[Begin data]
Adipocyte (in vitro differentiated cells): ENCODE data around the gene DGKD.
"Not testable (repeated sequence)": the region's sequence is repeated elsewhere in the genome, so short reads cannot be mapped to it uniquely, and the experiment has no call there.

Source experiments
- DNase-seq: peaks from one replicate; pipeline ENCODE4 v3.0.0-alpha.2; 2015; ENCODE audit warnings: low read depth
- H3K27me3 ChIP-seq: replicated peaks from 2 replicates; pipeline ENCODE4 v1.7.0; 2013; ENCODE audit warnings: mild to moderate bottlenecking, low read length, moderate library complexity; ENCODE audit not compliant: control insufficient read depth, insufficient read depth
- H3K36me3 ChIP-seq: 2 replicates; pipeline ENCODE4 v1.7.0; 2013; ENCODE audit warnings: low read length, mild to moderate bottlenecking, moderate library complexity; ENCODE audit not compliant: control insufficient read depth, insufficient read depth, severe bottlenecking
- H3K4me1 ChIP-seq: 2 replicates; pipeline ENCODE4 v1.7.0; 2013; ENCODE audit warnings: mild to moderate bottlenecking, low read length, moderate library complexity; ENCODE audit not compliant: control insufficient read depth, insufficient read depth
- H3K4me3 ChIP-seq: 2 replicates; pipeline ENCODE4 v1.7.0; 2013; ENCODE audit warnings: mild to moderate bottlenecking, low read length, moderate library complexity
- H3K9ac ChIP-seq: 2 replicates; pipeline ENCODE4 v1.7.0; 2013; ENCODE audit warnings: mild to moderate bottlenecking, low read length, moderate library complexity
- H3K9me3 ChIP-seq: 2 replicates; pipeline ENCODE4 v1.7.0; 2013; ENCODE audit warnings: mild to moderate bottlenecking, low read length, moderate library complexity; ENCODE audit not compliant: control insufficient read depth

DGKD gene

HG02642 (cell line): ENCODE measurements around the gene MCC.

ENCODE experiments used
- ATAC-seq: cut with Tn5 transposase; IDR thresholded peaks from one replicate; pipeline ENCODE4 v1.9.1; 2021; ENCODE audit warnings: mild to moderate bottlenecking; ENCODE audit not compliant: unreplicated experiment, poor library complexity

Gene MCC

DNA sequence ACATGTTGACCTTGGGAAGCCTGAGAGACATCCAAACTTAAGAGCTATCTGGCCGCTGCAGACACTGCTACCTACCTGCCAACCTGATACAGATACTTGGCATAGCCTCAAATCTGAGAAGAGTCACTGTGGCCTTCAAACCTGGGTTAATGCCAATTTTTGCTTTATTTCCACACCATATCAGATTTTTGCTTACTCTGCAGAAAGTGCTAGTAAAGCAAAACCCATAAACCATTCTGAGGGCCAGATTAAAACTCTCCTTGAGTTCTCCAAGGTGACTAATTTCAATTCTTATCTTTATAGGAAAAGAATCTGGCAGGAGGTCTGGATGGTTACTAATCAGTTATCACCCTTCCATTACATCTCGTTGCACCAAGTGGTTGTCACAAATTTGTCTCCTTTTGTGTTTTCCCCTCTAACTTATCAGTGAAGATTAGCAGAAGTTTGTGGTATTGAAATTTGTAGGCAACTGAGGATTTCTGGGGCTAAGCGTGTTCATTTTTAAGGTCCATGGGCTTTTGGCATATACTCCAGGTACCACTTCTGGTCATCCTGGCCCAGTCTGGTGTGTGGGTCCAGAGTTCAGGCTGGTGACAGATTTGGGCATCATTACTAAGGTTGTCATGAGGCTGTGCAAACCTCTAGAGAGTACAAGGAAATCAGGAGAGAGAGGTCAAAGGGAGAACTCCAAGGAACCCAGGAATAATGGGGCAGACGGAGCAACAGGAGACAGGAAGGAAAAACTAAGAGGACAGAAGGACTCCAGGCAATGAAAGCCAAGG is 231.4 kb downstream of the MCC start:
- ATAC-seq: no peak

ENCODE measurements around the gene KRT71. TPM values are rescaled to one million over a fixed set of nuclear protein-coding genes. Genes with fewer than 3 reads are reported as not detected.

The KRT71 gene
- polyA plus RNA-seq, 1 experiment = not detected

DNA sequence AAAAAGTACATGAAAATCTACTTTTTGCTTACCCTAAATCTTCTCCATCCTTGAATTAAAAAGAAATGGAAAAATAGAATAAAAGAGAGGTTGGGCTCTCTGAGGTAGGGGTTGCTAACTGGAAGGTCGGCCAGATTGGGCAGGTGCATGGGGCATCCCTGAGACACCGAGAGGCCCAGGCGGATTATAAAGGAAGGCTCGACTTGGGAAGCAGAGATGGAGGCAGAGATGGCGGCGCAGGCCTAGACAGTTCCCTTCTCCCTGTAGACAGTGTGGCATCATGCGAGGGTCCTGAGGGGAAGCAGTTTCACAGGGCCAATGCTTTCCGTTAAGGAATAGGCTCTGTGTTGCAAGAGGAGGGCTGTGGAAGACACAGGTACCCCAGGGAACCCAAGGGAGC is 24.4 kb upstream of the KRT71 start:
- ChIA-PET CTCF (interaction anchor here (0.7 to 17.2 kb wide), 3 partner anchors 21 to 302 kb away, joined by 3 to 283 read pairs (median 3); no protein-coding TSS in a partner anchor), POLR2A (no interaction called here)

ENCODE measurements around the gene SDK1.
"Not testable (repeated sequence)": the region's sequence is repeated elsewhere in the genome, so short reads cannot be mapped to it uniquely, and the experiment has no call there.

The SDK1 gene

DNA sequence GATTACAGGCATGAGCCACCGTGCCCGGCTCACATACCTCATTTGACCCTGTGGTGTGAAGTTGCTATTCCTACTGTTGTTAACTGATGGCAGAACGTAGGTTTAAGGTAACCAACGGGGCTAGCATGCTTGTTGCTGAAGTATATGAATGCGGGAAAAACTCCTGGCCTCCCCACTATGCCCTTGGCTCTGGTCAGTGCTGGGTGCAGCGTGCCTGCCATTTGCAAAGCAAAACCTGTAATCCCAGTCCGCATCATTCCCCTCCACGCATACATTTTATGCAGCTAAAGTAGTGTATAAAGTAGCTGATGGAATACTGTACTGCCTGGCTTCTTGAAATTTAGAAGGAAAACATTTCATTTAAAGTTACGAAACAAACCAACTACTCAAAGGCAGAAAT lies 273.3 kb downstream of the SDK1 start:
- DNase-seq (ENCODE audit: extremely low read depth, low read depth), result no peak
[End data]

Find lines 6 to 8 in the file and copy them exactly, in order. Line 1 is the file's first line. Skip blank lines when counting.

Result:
- H3K36me3 ChIP-seq: 2 replicates; pipeline ENCODE4 v1.7.0; 2013; ENCODE audit warnings: low read length, mild to moderate bottlenecking, moderate library complexity; ENCODE audit not compliant: control insufficient read depth, insufficient read depth, severe bottlenecking
- H3K4me1 ChIP-seq: 2 replicates; pipeline ENCODE4 v1.7.0; 2013; ENCODE audit warnings: mild to moderate bottlenecking, low read length, moderate library complexity; ENCODE audit not compliant: control insufficient read depth, insufficient read depth
- H3K4me3 ChIP-seq: 2 replicates; pipeline ENCODE4 v1.7.0; 2013; ENCODE audit warnings: mild to moderate bottlenecking, low read length, moderate library complexity